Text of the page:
Rembrandt for damage
Most often vandals who defile high art call their acts political or any other kind of protest. This, by the way, was what the abovementioned Bronius Maygis declared. Among his most famous “followers” there is Uriel Landeros who in 2012 used a stencil and a spray to outrage Picassso’s painting “Woman in a Red Armchair”. A young man added a bull and a torero to the work, signing his art “Conquista”. After a while thank to joint efforts of Mexican and American police Laderos was arrested. Weird as it may sound, but as soon as he was given a chance to speak, he declared his love to Picasso.
Sadly, the Spanish master’s works “come in the way” of vandals more often than works of nearly any other painter. And while cases of “Woman in a Red Armchair” or “Guernica’s” insult in 1974 (a scrawl was left on it, too) can be called planed actions, the thing that happened to “the Dream” looks more like a malign fate. In 2006 its owner, gabling tycoon Steve Wynn, when showing the canvas to his friends, made a flounce and tore it. But that’s not all. Virtually several days before the force majeure, the unfortunate collector entered into a contract to sell the masterpiece against 139 million dollars. Ultimately, the deal was fulfilled only in March, 2013, after conclusion of restoration works. Now that we mentioned them, they didn’t affect the price negatively. Rather on the contrary – 155 million dollars were paid for “The Dream”.
While they managed to save the abovementioned Pablo’s work, his painting “Harlequin’s Head” fell off the edge of earth forever. It was destroyed as evidence together with creations of Matisse, Gauguin and Monet after a robbery of Rotterdam museum Kunstghal. When police tracked the thieves, mother of one of the suspects, Olga Dogaru, burned a suit case where her son and his accomplices kept stolen property. Unfortunately, only pigment and nails were left of great canvases. According to experts’ estimations, joint value of the paintings constituted 150-200 million dollars.
The most famous portrait of the world, Mona Lisa, also has its “scars”. In 1956 it was thrown a stone and sulfuric acid at. In 20-something years during an exhibition in Tokyo a woman who disapproved of the museum’s policy concerning disabled people, attempted at spraying paint at da Vinci’s work. After these attempts, Gioconda was placed behind a bullet-proof glass that, speaking of one, saved it in 2009 when a Russian woman who failed to obtain French citizenship, threw a ceramic cup at it. We hope that Mona Lisa will keep smiling despite everything.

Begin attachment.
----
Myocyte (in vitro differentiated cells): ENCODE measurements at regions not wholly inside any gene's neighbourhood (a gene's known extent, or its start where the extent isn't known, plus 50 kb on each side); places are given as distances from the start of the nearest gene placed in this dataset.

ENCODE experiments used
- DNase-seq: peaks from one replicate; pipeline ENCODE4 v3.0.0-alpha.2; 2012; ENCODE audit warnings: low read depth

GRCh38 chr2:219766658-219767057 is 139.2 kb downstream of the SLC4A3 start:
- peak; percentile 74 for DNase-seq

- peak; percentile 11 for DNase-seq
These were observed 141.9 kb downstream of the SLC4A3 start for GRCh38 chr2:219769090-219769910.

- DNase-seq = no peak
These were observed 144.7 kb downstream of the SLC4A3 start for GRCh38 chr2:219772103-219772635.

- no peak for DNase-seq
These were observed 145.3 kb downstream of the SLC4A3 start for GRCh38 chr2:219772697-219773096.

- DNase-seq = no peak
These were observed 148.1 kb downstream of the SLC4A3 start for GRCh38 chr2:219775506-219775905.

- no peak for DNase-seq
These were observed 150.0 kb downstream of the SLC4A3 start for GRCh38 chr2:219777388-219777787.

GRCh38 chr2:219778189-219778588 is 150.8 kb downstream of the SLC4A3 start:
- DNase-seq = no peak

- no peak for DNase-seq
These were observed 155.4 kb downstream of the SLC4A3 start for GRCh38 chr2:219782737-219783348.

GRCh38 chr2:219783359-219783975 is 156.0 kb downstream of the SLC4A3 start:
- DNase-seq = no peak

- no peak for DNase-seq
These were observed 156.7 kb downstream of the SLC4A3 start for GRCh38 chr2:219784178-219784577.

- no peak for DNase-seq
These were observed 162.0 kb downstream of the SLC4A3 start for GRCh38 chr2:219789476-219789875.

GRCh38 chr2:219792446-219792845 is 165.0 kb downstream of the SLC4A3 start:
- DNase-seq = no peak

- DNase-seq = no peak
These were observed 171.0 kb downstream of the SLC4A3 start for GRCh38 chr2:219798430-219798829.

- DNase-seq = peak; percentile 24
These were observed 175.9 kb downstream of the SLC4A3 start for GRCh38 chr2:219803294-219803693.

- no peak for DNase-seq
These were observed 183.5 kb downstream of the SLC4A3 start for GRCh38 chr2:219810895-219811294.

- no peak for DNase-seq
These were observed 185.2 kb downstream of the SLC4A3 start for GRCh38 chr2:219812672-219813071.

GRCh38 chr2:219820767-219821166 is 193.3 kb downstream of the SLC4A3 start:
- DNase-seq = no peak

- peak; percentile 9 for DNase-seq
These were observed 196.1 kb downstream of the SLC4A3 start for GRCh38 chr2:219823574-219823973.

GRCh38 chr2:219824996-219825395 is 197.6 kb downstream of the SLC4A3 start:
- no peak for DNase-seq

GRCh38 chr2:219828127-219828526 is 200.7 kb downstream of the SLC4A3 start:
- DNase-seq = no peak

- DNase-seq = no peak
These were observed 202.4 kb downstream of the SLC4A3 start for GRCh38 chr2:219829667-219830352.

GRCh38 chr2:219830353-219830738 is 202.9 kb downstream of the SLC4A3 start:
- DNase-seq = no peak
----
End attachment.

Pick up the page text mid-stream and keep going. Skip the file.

Vandalism trend of the 21st century – great canvases are spoiled by other painters. It is surprising, because they of all people should know how very mean such actions are. But no – they even try to become famous this way. Take, for instance, a Pole Wlodzimierz Umaniec who two years ago defaced Mark Rothko’s painting “Black on Maroon” by writing on it “a potential piece of yellowism”. It is a term the wrecker and his companions use to call artistic movement they created that so far interests only them, police and psychiatrists.
However there are exceptions to “paintings-outrage” as well. Back to trend of a “painter spoils works of others” we can’t but mention Banksy. In 2013 the man of mystery bought against 50 dollars an unremarkable canvas with mountain scene to add a nazi on a bench to it. Such tuning instantly turned an ordinary painting into a lot titled “The Banality of the Banality of Evil” that was sold against 615 thousand dollars at auction. Money raised went to charity, by the way.
Photo from open sources